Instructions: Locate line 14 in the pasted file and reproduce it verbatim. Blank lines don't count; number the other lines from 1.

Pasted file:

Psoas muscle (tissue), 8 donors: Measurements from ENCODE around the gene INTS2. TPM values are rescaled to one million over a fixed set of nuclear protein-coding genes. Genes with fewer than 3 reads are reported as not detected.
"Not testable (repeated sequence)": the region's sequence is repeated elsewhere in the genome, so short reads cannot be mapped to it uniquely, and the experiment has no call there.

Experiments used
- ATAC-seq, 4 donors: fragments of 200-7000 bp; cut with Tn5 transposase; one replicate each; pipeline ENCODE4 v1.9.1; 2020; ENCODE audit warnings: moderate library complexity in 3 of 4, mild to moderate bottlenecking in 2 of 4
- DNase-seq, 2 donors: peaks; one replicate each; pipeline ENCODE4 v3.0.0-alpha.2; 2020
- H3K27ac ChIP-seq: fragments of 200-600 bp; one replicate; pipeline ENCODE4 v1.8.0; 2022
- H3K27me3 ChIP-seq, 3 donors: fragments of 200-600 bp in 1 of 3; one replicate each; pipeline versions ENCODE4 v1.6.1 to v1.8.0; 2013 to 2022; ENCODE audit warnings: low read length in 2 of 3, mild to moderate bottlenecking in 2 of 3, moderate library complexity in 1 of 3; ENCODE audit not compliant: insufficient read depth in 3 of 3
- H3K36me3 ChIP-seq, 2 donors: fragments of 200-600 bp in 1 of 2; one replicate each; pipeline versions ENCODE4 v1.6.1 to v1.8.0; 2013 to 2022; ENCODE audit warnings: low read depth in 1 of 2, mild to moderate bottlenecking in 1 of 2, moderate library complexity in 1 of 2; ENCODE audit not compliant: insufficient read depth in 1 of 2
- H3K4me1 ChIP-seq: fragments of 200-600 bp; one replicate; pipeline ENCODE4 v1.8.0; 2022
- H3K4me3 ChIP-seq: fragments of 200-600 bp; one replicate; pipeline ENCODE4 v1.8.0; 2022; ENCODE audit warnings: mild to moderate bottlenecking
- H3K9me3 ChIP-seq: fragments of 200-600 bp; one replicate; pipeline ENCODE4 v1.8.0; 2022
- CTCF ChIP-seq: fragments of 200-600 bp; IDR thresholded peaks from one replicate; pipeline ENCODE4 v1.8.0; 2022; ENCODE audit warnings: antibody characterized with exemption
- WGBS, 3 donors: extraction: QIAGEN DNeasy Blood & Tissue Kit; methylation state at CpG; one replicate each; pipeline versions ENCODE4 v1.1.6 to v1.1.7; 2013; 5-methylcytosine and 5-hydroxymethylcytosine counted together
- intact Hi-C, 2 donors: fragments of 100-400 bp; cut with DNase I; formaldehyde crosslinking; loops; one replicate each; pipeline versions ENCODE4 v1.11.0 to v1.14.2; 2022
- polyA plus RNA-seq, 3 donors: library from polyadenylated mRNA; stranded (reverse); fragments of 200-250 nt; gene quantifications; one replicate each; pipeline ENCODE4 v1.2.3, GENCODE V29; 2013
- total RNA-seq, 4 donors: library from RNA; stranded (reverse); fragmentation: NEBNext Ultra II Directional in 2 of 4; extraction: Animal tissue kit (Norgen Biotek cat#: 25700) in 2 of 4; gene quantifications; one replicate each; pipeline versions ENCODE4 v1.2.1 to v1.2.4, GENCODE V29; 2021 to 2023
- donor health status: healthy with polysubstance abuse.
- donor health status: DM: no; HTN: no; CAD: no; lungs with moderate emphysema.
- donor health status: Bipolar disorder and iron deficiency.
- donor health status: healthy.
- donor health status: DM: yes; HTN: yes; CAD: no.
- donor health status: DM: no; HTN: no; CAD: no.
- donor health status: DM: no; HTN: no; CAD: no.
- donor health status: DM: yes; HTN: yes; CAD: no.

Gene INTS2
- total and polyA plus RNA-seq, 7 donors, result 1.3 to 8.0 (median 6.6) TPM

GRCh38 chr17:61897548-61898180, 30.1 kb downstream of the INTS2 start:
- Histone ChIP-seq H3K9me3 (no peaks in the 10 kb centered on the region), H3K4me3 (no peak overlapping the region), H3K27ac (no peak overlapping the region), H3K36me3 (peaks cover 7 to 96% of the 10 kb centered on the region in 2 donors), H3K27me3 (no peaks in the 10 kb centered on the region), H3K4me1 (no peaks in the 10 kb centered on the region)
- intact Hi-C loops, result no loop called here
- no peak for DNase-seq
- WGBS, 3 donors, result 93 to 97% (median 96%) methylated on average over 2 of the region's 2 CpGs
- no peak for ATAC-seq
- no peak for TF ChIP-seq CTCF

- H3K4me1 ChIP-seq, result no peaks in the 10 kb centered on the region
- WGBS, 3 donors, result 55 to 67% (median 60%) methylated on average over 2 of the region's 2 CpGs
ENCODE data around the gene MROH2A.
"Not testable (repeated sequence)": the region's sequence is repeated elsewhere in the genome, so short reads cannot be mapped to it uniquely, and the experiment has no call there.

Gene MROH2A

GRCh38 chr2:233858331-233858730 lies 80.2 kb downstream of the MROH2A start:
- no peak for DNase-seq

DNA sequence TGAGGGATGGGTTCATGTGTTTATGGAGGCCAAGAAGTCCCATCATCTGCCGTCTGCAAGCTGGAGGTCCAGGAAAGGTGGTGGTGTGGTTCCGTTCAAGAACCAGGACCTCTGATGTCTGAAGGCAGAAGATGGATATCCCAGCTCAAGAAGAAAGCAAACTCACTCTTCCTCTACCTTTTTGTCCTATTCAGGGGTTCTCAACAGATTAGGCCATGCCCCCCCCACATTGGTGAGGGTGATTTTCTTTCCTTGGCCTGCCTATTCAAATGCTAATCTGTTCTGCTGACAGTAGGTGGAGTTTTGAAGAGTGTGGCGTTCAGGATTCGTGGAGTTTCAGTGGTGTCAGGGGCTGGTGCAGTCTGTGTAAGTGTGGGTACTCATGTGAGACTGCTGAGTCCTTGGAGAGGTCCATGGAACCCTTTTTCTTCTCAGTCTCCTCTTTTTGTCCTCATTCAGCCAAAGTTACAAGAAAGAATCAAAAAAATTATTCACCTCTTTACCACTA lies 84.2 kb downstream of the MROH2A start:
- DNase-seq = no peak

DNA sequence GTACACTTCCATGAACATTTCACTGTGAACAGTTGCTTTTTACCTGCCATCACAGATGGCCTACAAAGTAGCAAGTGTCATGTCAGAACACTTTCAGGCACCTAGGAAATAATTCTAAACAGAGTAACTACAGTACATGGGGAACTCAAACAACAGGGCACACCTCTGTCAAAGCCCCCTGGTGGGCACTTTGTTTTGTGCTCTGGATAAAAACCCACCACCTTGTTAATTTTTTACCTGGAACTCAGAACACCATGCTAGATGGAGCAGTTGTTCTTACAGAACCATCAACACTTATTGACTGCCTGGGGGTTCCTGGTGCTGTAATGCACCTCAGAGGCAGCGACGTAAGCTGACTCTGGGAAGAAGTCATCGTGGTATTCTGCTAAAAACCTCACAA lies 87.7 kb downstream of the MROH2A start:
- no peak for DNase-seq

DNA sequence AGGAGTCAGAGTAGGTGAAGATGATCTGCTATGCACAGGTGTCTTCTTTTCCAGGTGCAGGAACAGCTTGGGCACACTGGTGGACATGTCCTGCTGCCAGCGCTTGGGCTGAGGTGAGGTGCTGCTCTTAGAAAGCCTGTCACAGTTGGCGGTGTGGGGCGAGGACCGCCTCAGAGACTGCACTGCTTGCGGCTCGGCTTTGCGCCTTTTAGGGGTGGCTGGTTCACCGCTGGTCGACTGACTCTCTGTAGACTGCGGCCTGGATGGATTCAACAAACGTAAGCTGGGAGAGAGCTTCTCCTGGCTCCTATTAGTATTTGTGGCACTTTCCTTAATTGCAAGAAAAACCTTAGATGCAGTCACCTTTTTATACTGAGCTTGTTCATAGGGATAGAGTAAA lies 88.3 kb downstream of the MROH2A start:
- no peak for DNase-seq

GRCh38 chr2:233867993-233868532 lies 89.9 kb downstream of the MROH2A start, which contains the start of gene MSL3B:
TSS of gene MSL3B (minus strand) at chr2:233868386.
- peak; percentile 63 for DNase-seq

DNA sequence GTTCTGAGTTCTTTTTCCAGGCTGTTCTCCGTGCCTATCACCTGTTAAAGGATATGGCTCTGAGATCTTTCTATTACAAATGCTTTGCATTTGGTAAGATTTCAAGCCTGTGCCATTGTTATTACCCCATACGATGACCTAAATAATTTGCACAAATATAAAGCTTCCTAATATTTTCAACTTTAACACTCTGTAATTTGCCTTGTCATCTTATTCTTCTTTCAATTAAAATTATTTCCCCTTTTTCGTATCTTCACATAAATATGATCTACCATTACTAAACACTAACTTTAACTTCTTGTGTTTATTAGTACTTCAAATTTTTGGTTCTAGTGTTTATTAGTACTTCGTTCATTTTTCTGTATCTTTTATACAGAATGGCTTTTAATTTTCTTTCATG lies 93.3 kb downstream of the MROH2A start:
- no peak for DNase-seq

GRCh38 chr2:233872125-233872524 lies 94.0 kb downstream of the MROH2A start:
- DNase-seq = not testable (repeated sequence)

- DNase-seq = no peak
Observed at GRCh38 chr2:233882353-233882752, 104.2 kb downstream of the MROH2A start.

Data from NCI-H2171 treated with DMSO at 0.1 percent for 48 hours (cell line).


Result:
- intact Hi-C, 2 donors: fragments of 100-400 bp; cut with DNase I; formaldehyde crosslinking; loops; one replicate each; pipeline versions ENCODE4 v1.11.0 to v1.14.2; 2022